Showing posts with label southwark council. Show all posts
Showing posts with label southwark council. Show all posts

30 April 2012

Honor Oak Rec's future

Southwark Council have published their Cemetery Strategy, which will go before the Overview and Scrutiny Committee on Tuesday, 8 May 2012. The meeting will be held in the Ground Floor Meeting Room G02A at 160 Tooley Street, London, SE1 2QH.

According to the Executive summary, the Strategy considers a range of options addressing short, medium and long term provision of burial space, and focusses on the Camberwell Old Cemetery and Camberwell New Cemetery.

The ‘immediate’ options presented to cabinet have been considered and are being developed alongside and as part of the ‘short term’ options proposed in this report. These include recently decontaminated land at the old Honor Oak Nursery site, as well as an area of old public (or common) graves in the south of Camberwell Old Cemetery which requires to be ‘topped up’ with soil to enable it to receive burials. A wooded area of virgin ground in the west of Camberwell New Cemetery is similarly proposed to be taken forward.

In addition further burial is proposed for the remainder of the old nursery site and for a second area of public graves that had previously been ‘topped up’ in the north of Camberwell Old Cemetery. These proposals also include capacity for Muslim burials.

‘Medium Term’ options from 2022 onward include the re-use of unmarked public graves older than 75 years old (and in most instances nearly 95 years old) in consecrated parts of Camberwell Old and Camberwell New Cemeteries. This would be subject to church permission (a ‘Faculty’) and any remains encountered would be re-interred and recorded in a consecrated grave adjacent. This has been approach has been successful elsewhere, notably in the City of London Cemetery.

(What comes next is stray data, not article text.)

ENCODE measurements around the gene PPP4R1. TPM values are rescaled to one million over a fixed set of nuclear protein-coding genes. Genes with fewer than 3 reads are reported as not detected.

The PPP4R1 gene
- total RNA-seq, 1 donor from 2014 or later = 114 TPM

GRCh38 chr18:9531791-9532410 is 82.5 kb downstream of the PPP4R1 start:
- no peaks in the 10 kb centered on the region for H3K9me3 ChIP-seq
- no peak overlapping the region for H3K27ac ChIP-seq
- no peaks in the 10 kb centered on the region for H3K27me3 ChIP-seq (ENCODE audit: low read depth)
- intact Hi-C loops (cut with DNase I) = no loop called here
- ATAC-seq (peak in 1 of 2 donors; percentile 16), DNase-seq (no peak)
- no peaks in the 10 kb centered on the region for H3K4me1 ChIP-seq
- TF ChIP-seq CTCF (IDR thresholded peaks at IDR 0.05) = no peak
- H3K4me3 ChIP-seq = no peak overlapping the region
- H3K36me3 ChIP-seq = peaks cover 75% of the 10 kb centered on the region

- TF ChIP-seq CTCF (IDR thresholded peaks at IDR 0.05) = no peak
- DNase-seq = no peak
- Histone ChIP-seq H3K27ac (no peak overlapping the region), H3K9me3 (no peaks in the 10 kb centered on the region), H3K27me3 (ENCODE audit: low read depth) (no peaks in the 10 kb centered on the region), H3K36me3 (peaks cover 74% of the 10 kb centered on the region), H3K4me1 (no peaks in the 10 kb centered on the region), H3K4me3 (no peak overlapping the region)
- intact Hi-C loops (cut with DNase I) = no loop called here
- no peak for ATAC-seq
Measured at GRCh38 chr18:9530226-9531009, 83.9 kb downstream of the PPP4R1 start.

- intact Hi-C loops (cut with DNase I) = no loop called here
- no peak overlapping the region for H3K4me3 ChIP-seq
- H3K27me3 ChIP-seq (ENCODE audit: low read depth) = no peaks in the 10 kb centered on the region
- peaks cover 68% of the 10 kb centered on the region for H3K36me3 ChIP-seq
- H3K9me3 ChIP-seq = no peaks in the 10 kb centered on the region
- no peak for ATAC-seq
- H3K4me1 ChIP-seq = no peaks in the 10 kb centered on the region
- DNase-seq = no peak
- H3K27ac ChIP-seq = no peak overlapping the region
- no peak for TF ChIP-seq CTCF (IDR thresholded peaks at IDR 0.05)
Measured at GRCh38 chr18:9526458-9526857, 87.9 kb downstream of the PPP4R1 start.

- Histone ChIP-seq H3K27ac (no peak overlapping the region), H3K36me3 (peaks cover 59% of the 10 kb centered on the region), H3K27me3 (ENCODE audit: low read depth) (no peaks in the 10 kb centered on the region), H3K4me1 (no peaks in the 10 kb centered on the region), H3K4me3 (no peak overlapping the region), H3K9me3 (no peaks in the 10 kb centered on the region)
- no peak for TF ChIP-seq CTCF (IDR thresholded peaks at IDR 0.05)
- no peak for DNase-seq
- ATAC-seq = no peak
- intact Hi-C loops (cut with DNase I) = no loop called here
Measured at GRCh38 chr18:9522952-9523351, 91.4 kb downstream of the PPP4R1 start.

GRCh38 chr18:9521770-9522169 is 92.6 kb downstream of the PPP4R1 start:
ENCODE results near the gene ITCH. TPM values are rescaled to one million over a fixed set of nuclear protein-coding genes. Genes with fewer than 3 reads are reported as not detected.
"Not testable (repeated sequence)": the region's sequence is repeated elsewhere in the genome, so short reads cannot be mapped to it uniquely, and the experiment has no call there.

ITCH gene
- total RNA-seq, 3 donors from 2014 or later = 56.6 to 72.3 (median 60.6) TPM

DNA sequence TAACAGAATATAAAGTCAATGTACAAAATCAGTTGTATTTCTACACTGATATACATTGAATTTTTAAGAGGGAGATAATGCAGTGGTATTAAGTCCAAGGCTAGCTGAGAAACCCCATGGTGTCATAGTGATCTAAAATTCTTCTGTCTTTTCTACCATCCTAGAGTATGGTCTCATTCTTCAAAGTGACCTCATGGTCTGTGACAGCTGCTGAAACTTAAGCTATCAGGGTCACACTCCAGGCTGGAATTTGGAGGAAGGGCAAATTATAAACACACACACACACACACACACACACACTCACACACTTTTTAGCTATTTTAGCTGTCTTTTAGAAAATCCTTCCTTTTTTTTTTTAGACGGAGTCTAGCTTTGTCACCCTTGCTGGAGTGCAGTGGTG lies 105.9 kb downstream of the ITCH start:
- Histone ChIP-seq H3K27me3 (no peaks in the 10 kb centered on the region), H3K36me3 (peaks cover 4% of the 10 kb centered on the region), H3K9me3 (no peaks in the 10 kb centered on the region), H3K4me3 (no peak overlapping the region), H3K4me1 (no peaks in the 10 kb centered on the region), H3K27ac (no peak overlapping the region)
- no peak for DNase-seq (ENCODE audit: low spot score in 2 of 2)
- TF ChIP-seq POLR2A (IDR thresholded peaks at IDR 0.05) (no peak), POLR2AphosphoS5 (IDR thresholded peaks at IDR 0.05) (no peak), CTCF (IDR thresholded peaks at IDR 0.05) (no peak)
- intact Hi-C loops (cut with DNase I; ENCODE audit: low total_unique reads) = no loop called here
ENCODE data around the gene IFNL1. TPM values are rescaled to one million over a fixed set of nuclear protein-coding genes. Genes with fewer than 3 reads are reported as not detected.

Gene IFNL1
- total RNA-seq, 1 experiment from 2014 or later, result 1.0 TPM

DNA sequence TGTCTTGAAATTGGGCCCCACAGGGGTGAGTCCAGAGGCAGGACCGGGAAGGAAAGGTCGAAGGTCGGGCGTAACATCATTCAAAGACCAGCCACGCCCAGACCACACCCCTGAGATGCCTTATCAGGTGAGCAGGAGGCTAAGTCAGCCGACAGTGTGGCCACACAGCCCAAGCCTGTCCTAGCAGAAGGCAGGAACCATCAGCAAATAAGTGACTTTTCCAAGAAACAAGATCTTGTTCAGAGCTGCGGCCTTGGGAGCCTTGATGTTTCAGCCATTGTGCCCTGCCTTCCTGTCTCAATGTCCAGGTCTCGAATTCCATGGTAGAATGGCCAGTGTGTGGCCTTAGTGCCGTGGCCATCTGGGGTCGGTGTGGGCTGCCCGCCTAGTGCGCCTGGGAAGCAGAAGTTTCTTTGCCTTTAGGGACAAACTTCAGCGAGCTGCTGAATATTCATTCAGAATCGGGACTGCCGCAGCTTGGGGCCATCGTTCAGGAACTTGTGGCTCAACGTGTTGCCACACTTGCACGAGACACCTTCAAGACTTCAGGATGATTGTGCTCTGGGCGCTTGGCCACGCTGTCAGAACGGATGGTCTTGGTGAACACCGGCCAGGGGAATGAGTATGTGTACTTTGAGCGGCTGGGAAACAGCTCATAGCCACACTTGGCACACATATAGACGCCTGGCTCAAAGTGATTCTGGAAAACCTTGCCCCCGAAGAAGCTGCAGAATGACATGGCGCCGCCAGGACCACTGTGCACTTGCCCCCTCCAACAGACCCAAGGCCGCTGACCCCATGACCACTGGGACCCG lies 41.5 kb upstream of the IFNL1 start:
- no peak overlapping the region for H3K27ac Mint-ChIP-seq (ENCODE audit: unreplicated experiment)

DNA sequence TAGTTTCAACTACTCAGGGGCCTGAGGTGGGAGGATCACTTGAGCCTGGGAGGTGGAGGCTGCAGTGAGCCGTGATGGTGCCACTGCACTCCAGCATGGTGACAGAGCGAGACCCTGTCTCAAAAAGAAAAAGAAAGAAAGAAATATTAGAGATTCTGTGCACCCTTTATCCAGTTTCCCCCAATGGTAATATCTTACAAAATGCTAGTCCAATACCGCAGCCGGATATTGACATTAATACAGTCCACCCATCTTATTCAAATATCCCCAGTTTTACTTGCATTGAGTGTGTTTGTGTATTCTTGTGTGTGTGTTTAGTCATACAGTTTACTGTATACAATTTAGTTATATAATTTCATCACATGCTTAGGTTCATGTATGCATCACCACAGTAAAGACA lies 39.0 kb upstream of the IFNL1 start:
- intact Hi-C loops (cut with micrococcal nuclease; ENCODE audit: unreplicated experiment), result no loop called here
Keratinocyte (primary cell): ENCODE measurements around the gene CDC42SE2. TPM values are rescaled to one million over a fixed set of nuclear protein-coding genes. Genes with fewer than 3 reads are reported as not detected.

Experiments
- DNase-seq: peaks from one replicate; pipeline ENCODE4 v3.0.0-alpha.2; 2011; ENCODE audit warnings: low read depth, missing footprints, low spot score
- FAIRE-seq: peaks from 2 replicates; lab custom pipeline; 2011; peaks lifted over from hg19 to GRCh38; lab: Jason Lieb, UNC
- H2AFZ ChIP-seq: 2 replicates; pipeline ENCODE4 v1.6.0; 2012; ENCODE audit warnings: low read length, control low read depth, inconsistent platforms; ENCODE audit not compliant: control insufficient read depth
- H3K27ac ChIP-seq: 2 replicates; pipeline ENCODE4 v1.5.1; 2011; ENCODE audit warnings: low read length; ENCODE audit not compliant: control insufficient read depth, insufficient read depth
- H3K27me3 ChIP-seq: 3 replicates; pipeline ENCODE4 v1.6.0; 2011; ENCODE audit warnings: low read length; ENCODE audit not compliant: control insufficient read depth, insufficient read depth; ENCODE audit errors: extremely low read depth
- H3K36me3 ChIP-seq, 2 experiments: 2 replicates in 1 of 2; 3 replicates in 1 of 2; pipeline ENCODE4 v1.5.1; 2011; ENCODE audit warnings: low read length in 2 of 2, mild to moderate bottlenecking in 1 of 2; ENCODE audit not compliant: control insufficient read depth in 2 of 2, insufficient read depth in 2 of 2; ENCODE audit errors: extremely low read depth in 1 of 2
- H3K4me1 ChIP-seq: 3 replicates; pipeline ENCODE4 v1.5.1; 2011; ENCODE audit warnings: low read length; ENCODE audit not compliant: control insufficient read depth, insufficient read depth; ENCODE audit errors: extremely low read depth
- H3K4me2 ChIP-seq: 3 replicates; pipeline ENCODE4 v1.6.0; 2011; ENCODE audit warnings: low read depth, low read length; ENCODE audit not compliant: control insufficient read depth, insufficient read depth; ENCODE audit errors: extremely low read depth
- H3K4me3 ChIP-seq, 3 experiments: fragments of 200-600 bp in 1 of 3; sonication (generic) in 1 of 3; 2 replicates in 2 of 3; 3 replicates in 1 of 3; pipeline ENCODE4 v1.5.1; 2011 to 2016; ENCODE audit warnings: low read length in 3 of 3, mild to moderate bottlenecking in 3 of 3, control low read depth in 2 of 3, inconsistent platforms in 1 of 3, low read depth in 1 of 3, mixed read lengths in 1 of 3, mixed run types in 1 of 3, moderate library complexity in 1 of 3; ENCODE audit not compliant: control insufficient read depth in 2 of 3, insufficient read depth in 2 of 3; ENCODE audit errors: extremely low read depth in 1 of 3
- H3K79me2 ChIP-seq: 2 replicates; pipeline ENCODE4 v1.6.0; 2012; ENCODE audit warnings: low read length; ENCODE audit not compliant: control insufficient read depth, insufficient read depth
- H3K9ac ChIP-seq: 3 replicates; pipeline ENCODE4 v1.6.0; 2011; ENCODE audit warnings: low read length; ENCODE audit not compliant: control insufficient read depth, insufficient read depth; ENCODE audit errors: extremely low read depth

In addition, in the medium term, it is proposed that rights to private graves older than 75 years could be cancelled under the provisions of an Act of parliament of 1975. Unused space in that grave could then be reclaimed for burial, or alternatively, if the grave is set within consecrated ground, the grave could be re-used subject to a Faculty. In these instances memorials would be selected and where appropriate restored and reinscribed.

The whole process would require the adherence to a Conservation Management Plan bespoke to each cemetery. Reclamation of graves along with the restoration/re-inscription of memorials has also been successfully implemented at the City of London.

Other measures proposed in the medium term include development of mausoleum sites in Camberwell Old and Camberwell New Cemeteries and the remediation and use of a disturbed area of ground (currently being investigated) in the north west of Camberwell Old Cemetery.

According to the Strategy report, medium term options potentially provide space until 2040 depending on burial rates and delivery of space. However, the Council has been noticebly inaccurate in its previous estimates. Long term options proposed include the re-use and reclamation of both private and public graves, mainly in Camberwell New Cemetery.

There are, however clouds on the horizon.

Firstly, whilst other authorities in London may re-use private graves in areas that are not consecrated (under the provisions of Acts of parliament of 1976 and 2007), that same provision does not extend to Southwark on account of the way the 2007 Act is drafted. This needs legal clarification and/or a change in the law to remedy and it is proposed that Southwark should pursue that matter in the short and medium term.